One of the best ways for getting to know the city – next to visiting the national museum – is to get of the main boulevard and hang around. When in Albania, do as Albanians do. Find yourself a street-view-seat on a terrace and drink coffee, lots and lots of coffee. By doing this, it occurred to me that most Albanians are very friendly, or at least very curious.
More often than not, someone would join my table and start blabbering Albanian to me. After the regular uncomfortable situation when they figure out that I don’t speak Albanian and they don’t speak anything else there are always friendly laughs, winks and handshakes before they join someone else’s table. But once in a while you might get lucky and find someone at your table who speaks some English – or Italian, but my Italian is probably even worse than my Albanian – and is happy to have a conversation with you.
Most conversations start with something like “What the hell are you doing in my country?”. This is not as rude as it sounds, but if you know that about 90% of the population wants to get out of the country it’s not that strange that people wonder why someone actually wanted to get in.
When you’ve explained that you’re kind of attracted to former communist areas, conversations tend to move to your relatives, which is a form of Albanian politeness. You show someone that you find them interesting if you ask about their family. Then the real conversation can start, and in general the Albanians like to talk and tell stories. Probably because when for fifty years nobody can get in or out the country, everybody must have heard your stories a thousand times.
One of the people I’ve met there was Spartak Hamidi, somewhere in his sixties, who was a former Guinness record holder for keeping a ball in the air by foot (1991 – 24 000 times in 4 hours, he showed me the article). His English was more than average and he told me the story of his father who had served as a minister under Hoxa. Once the subject “Hoxa” – whose name is always said whispering – was tackled, I felt safe to ask more about this infamous dictator, so he told me the Hoxa story.
Hours passed by, stomachs started to growl, we called it a day and decided to meet again the next day. That day he wanted to take me to a coffee bar where his niece works, so we went there and the niece joined our table. Unfortunately, she did not know any English and Spartak had to translate the whole conversation both ways. Here is more or less how it went:
Spartak: She asked your name and where you live, I told her okay?
Me: Sure <smile>.
Spartak: She asks student or work.
Spartak: She asks which work.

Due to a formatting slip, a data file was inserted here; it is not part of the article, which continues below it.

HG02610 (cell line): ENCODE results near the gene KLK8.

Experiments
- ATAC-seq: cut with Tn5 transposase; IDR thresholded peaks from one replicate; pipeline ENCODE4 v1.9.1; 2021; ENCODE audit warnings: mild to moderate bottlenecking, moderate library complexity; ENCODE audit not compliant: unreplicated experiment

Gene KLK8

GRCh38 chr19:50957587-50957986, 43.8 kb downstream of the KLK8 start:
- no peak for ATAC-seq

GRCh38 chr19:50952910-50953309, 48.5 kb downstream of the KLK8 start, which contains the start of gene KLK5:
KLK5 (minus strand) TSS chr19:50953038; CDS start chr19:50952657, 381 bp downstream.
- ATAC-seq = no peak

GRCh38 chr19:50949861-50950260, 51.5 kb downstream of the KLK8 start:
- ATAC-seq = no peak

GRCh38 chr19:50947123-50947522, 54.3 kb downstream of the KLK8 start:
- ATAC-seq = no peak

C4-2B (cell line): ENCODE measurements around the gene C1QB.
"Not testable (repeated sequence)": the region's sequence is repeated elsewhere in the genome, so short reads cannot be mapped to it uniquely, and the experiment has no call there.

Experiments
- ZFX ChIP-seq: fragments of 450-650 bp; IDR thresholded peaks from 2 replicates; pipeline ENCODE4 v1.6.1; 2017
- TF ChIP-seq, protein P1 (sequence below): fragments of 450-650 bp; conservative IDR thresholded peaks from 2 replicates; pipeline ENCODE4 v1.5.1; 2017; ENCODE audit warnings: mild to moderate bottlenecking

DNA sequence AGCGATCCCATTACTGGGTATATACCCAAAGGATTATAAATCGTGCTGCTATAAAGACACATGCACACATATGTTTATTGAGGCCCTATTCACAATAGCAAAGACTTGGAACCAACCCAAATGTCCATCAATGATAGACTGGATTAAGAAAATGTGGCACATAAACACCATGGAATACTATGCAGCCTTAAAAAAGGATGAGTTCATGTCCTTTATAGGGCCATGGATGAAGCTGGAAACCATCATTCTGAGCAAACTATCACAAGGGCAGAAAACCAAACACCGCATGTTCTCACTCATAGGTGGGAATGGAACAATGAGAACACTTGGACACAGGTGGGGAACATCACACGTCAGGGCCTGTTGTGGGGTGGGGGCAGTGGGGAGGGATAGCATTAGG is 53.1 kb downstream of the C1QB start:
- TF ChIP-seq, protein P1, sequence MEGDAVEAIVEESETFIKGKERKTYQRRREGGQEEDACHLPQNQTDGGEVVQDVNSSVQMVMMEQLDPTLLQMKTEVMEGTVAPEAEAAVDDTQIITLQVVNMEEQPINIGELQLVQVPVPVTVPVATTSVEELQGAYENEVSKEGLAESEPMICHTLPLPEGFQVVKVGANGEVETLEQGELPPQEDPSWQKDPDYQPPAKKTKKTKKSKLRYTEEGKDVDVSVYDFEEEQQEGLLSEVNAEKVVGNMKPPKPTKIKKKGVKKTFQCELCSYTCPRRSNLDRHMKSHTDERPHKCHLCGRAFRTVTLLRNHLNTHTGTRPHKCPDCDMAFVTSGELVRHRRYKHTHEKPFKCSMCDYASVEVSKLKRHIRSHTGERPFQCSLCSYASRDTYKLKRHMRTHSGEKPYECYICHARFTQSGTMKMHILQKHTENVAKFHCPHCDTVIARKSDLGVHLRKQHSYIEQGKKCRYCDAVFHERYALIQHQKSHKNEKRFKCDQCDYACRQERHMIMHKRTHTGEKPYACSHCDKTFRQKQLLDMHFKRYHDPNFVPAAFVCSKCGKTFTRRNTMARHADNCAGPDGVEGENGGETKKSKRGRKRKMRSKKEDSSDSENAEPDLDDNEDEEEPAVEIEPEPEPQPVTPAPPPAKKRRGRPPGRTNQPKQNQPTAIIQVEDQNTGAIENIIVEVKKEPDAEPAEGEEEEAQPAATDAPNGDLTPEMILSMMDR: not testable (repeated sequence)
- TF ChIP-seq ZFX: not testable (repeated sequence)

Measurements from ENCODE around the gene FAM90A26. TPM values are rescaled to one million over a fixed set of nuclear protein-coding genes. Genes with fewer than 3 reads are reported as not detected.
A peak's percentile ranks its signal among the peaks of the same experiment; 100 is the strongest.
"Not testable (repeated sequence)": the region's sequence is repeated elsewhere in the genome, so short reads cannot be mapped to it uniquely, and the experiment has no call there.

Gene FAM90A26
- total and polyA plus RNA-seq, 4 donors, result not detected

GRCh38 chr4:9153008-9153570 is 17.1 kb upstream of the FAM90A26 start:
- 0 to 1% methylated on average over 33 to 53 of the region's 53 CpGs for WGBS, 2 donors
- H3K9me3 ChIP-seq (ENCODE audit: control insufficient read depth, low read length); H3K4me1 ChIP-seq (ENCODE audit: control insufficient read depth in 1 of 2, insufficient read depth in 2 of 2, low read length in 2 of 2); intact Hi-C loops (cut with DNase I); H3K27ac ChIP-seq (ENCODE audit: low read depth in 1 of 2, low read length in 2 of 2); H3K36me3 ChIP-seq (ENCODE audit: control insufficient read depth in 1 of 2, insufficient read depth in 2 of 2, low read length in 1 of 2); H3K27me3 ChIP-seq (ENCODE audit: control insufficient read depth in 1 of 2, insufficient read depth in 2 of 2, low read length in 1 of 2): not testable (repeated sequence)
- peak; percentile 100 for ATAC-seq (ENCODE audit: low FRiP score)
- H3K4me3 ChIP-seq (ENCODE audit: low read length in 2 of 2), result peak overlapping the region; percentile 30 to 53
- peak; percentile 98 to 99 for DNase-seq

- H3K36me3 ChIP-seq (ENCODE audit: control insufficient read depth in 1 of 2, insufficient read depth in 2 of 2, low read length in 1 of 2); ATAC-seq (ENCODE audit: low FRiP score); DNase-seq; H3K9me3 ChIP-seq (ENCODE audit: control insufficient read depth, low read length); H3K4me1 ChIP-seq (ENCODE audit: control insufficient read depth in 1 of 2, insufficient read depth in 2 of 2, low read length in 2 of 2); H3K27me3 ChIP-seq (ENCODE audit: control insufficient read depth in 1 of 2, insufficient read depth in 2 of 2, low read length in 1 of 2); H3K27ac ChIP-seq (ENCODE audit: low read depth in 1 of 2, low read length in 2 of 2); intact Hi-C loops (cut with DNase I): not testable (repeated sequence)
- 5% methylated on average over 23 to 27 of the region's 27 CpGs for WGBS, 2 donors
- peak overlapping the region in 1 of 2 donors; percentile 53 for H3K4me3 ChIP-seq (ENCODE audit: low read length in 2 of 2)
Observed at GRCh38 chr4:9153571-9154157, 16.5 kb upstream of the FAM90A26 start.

Me: IT… ehm… computers and stuff.
Spartak: She says she has a daughter who studies medicine at the Tirana University.
Me: Oh that’s nice, medics are needed everywhere.
Spartak: She says her daughter is 19 years and really pretty.
Spartak: She asks if you’re interested in meeting her daughter.
Me: ehm…I’m sorry but I actually have a girlfriend in Belgium.
Spartak: You don’t have to tell her that, just try and maybe you like this girl better than the girl in Belgium.
This was becoming an awkward situation, you must imagine it with lots of polite and uncomfortable smiles in between. For me the problem was that I didn’t want to be impolite, but I also didn’t want to end up in a situation even more awkward. On the other hand, I was the dumb tourist, I should be able to talk myself out of this if things got too hot, so I agreed.
Me: Ask her to call her daughter to join us here.
Spartak: She says her daughter is in school now, but she invites you to her house tonight to have dinner.
Two minutes after I agreed, I was already sorry about it… Going to a girl’s house for dinner, with the purpose of marriage was something my girlfriend would not appreciate very much. Luckily for me, I had already an appointment that evening with Hamid, a guy I’d met through Couchsurfing, so I told them that I would love to come to diner, but I already had to meet someone and the day after I would leave Tirana in the morning – which was also true.
These situations may be fun and exciting, but they are the sad truth about Albania, people prefer to couple their daughters to a complete stranger with the chance of never seeing them again, than to see them living in their own country.
Even though the communist party doesn’t exist anymore, the two parties that rule the country now are both derived from the communist mother, and the ministers are still the same so actually not much has changed. I asked several people what they expected from the government and the answer I heard the most was “concrete roads”, which made me feel quite a fool thinking that what I want is less taxes…
People seem to be happy, and most of the time they also are, and that makes it sad to see them in such a hopeless situation. When your government is against change, and new political parties have no chance against the big ones you’re… ehm… screwed I guess.
These days a lot of hopes are set to Europe, if only Albania would get into the European Union, borders would open, foreign currency would flow in and economy would flourish. If only…
People in Albania are some of the friendliest I’ve ever met, and their situation made me sad from time to time. But they’ve more or less learned to live with it and to enjoy life. Even though they don’t have much, they still have their pride – even though I told people how much I earn in Belgium, they still wouldn’t let me pay for my drinks because I was the guest – and their warmth. Fifty years of “us against the others” had also its advantages, this is probably the reason why Albanians are among the warmest and friendliest people I have ever seen.